As I mentioned in another thread, I’m reading “One Root, One Kingdom, All Nations!” by Don Preston. For those of you unfamiliar with him, Preston is one of the world’s leading preterist voices. He’s not a universalist, but his interpretation of 2 Thes 1:9 seems compatible with universalism.
Preston says those who would be punished with eternal destruction from the presence of the Lord were the Jews, who were persecuting the early Christians. He writes:
If then, Paul is speaking of the casting out of Judah from the presence of the Lord, i.e. at the parousia, and that casting out would be “everlasting” then any claim that 1948 was the restoration of Israel, or that at some proposed future coming of the Lord, Israel will be restored, is falsified. The casting out Judah in Thessalonians would be everlasting.
Paul is not saying that individual Jews would never have the opportunity to be in the presence of God. No, Paul is addressing a corporate situation in which the authorities in Jerusalem were instigating persecution against the church throughout the empire.
So, to reiterate, what Paul says in Galatians and Thessalonians is a powerful rejection of the modern view that Israel remains God’s chosen, covenant people. Israel forfeited her “place in the sun” when she rejected the Son.
Israel / Judah dwelling in the presence of the Lord was a covenental concept.
I think his first lines in the first two paragraphs are dubious. But as he is a Full Preterist (which is very similar to Pantelism) I am not surprised. On a table I have a stack of his books i’ve barely touched.
I like the interpretation. It allows us to affirm universalism while accepting that the Bible speaks of eternal punishment, rather going through the usual universalist mental gymnastics of trying to redefine aionios.
If the translation of aionios as eternal or everlasting is uniformly accepted, then one would have to find an interpretation that harmonizes with universalism in all such passages, not just 2 Thess.1:9. For example Mark 3:29. In that regard, see my remarks that i just posted to Tom Talbott’s thread on the subject of Mt.25:46, & his 2 different interpretations where he renders aionios as everlasting & eternal in an effort to harmonize them with UR, here:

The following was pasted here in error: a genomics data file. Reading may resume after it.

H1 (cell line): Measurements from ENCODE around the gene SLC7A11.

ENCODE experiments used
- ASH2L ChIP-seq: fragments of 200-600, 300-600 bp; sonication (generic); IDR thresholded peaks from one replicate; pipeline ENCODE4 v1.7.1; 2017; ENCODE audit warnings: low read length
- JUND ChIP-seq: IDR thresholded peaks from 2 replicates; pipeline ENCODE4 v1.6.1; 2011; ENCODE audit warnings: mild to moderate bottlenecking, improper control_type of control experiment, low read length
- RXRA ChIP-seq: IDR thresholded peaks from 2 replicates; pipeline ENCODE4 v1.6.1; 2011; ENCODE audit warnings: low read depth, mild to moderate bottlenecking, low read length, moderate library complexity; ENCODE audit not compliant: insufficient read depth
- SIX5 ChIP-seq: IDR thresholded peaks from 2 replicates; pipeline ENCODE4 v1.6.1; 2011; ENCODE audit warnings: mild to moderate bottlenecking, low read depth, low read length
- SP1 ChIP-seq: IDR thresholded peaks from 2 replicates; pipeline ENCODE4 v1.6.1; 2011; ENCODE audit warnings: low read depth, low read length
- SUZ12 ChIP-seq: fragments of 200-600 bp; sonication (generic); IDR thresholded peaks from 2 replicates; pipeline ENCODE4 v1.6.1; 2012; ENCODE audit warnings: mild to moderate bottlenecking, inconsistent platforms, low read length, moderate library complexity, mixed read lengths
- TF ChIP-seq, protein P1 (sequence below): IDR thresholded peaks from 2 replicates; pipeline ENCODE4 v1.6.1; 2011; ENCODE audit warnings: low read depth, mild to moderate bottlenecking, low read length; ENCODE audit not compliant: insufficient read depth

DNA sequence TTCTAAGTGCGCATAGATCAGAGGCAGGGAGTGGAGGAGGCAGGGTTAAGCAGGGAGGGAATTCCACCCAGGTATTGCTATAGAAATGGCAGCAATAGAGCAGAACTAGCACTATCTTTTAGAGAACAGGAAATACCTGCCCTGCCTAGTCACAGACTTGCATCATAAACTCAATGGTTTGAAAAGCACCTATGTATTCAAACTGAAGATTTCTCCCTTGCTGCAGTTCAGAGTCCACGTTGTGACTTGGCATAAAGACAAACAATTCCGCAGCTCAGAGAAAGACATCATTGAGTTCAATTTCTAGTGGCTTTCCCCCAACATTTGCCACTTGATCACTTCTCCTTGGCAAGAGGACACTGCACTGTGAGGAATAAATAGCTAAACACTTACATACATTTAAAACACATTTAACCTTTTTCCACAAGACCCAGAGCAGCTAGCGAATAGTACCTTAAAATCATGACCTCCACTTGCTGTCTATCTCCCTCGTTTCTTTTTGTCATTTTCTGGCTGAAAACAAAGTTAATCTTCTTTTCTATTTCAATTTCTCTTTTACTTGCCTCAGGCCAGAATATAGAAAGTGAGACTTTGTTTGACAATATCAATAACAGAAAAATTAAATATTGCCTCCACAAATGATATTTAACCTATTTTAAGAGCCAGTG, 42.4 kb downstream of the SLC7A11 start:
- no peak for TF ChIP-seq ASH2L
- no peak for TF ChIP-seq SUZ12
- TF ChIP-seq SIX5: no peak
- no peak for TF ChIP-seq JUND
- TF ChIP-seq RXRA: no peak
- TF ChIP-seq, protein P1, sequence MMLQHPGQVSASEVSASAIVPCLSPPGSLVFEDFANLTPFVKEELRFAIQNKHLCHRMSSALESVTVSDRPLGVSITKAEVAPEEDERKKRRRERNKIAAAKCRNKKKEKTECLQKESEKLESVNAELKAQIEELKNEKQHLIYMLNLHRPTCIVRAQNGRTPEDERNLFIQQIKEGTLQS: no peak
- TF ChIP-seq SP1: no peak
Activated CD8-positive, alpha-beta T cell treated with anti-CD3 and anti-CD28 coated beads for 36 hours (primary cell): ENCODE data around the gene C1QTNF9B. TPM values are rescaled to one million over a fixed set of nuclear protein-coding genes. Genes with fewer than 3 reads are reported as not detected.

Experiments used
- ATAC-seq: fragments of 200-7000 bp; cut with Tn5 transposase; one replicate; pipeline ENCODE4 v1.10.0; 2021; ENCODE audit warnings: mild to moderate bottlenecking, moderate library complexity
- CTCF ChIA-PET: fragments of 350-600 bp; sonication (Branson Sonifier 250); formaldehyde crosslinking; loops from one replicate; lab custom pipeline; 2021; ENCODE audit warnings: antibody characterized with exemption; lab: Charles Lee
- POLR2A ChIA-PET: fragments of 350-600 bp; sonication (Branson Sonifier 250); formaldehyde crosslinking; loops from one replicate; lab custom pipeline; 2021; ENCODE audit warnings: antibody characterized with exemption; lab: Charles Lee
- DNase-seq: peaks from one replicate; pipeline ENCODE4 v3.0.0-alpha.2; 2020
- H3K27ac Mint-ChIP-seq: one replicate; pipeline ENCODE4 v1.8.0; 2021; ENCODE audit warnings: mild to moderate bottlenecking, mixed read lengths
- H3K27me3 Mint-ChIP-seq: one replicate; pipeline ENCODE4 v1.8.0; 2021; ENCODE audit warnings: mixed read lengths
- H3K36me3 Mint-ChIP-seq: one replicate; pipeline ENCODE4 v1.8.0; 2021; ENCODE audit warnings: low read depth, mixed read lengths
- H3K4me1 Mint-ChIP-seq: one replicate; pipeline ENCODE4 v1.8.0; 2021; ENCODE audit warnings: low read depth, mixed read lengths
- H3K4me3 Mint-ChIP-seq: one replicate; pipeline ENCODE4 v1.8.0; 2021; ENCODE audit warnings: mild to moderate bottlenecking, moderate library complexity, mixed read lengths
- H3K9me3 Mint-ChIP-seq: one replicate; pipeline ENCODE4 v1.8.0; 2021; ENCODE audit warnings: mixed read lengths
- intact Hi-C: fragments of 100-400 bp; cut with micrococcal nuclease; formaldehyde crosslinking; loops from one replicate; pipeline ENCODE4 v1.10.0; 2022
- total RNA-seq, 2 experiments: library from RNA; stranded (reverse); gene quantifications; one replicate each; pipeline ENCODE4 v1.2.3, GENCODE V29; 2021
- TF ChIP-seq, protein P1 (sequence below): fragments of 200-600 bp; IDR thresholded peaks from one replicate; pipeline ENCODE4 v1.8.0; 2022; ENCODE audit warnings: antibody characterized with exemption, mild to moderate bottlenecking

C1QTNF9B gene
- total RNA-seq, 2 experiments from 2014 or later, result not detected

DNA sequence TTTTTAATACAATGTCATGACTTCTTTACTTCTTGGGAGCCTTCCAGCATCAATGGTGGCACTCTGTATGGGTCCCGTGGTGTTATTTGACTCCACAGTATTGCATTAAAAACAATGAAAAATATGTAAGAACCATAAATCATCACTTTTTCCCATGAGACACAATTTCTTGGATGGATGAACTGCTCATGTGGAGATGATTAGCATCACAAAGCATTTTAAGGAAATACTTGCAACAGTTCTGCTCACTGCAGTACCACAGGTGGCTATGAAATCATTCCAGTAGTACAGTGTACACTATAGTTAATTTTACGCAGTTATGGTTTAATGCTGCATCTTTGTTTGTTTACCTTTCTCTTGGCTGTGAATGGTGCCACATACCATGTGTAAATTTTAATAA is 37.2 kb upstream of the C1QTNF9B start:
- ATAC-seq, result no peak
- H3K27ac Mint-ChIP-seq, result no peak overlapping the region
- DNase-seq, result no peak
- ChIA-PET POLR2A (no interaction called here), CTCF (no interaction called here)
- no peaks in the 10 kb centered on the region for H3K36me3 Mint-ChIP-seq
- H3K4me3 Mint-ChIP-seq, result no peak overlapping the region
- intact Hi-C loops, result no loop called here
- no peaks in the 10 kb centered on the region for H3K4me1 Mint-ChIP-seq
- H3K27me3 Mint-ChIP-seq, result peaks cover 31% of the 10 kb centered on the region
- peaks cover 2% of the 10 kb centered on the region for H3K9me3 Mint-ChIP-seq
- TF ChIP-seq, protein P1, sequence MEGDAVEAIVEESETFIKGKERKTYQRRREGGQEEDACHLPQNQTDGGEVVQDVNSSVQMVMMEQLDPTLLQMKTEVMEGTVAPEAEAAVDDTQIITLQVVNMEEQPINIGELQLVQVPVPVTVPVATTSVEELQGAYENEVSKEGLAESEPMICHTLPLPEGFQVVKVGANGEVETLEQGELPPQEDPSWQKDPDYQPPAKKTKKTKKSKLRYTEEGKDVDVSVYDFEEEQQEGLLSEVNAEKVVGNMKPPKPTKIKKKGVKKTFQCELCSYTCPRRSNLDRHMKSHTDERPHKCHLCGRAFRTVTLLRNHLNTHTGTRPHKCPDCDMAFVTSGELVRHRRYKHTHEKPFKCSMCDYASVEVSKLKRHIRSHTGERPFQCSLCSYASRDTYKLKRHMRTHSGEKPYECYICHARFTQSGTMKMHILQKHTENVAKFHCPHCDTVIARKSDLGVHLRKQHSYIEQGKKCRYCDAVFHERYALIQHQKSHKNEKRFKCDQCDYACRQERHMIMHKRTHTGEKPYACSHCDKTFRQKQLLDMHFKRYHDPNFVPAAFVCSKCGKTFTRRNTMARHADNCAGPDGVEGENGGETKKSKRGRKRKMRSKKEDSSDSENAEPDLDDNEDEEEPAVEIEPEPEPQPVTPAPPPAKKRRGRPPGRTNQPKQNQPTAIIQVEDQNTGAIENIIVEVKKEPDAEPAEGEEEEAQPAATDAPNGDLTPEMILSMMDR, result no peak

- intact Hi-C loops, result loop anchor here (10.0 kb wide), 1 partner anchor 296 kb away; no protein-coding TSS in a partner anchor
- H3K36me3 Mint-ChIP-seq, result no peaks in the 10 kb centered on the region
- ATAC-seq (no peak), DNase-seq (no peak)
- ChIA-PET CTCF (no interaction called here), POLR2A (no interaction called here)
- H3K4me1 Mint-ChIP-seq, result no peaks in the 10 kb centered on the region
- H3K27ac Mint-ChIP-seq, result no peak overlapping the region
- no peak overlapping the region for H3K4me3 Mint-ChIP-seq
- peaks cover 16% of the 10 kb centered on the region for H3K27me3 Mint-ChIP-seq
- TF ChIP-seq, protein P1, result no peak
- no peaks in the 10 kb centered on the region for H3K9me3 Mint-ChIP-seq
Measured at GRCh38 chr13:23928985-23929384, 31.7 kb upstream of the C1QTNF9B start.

I’'m aware he hasn’t posted in almost 3 years. Or so it seems, according to his profile. I don’t recall him ever posting since i’ve been here. Maybe one day he’ll make a comeback, like others who’ve been away. In any case, even if he doesn’t return, i’m hoping others might have some insights to explain Mk.3:29 & other passages in light of his interpretations. If they could harmonize them with his perspective, then, as you say, it would be a way to avoid some gymnastics. I wonder if any of Talbott’s remarks on the blasphemy of the Spirit might address the phrase “eternal sin”.
Leaving aside the preterism question, my main critique of DP’s interpretation is that Paul is referencing individual judgment in the OT verses he’s citing or alluding to in that passage (Jeremiah directly, Isaiah a little less directly but with verbal similarities).
Considering that the Thessalonian verses themselves do not obviously read as a judgment only of the nation per se (nor is the nation or government, as such, in view as the persecutors of Christians), I infer individual judgment is intended here, specific persecutors being wholly ruined – yet coming to honor/value their eonian whole-ruination from God. (Which is topically part of the Isaiah prophecy being referenced, and which is not at all an idea foreign to Jeremiah even though he isn’t talking about restoration of punished sinners in the prophecy Paul is directly citing.)
Talbott’s writing on the unforgivable sin in TILOG was IMO the weakest part of the book. He kind of avoided expounding the blasphemy against the spirit texts. Maybe someone here can ask him to clarify?
Are Talbott’s views similar to that of Barclay which states: